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  1. Lea Boecker, Katja U. Likowski, Paul Pauli & Peter Weyers (2015). The Face of Schadenfreude: Differentiation of Joy and Schadenfreude by Electromyography. Cognition and Emotion 29 (6):1117-1125.
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  2. John C. Coker (1992). On Being Nemesētikos as a Mean. Journal of Philosophical Research 17:61-92.
    Aristotle’s several accounts of the praiseworthy mean temperament of nemesis, one in the Nichomachean Ethics and two in the Eudemian Ethics, do not cohere with each other, and each account is internally flawed. Some philosophers have pronounced Aristotle’s accounts of nemesis as a mean to be irreparably defective and even a misapplication of the doctrine of the mean. Contrary to such pronouncements, Aristotle’s accounts of nemesis as a mean have explicable reparable flaws, and can be brought into coherence. The tools (...)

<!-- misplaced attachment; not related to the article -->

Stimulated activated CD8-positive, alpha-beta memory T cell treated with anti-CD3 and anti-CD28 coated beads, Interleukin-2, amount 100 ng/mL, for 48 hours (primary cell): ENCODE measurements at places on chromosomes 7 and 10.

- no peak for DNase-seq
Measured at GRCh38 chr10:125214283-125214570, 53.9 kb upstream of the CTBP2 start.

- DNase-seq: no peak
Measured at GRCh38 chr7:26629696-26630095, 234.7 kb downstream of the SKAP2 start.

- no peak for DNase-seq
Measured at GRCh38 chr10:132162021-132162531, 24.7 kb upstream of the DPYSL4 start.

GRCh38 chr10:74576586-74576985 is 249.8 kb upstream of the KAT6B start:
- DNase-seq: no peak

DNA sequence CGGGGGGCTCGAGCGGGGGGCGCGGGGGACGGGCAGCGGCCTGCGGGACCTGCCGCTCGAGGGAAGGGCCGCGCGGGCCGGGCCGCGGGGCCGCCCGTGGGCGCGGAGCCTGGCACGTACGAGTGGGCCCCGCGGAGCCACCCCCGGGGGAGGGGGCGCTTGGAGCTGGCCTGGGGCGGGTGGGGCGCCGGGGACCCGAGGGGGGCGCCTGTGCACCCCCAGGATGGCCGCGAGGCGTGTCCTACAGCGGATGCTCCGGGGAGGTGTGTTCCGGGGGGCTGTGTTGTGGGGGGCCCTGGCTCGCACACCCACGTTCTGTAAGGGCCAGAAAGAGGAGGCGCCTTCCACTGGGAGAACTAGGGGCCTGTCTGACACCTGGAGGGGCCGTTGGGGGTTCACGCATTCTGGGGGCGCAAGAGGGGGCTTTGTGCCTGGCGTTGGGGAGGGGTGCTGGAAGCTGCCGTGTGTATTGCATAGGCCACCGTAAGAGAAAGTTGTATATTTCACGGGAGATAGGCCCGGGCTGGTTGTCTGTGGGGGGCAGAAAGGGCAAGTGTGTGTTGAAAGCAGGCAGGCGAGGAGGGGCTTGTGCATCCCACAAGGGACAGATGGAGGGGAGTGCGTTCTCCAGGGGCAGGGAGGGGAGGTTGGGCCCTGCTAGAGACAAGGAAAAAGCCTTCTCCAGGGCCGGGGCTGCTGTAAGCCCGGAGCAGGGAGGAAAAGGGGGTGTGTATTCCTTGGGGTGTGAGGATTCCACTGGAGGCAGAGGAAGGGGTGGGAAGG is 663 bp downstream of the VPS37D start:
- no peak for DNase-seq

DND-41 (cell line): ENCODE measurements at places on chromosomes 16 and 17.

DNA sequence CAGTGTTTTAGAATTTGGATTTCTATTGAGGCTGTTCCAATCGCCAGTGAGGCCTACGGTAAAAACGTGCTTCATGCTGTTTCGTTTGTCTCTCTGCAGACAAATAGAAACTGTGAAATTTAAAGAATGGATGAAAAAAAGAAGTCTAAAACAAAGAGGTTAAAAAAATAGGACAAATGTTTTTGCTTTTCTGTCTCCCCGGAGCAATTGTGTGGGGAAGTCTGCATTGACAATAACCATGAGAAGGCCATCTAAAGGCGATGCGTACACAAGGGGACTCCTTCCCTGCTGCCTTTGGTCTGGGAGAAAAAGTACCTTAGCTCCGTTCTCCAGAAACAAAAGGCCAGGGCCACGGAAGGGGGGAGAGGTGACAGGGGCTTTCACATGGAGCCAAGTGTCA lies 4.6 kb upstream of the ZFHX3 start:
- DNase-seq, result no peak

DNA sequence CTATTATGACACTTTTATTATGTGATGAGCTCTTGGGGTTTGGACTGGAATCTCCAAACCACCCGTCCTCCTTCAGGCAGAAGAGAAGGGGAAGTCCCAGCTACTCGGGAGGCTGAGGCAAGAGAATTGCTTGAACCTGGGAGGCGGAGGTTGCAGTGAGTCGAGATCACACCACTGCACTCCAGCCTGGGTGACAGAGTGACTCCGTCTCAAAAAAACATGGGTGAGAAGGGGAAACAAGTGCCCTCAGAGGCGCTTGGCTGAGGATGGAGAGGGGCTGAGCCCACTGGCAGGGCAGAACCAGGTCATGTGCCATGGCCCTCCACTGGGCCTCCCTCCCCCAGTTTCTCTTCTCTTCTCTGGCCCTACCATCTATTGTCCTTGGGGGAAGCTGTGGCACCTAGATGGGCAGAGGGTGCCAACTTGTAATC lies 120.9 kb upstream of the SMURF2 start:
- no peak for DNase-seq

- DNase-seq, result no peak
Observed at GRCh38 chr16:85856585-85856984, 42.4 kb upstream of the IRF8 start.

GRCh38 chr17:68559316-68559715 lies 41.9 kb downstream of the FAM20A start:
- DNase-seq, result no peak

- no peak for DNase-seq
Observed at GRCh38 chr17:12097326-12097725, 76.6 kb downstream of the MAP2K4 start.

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  3. Annette M. Holba (2008). Understanding Schadenfreude to Seek an Ethical Response. In Melissa A. Cook & Annette Holba (eds.), Philosophies of Communication: Implications for Everyday Experience. Peter Lang
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  4. Kristján Kristjánsson (2003). Fortunes-of-Others Emotions and Justice. Journal of Philosophical Research 28:105-128.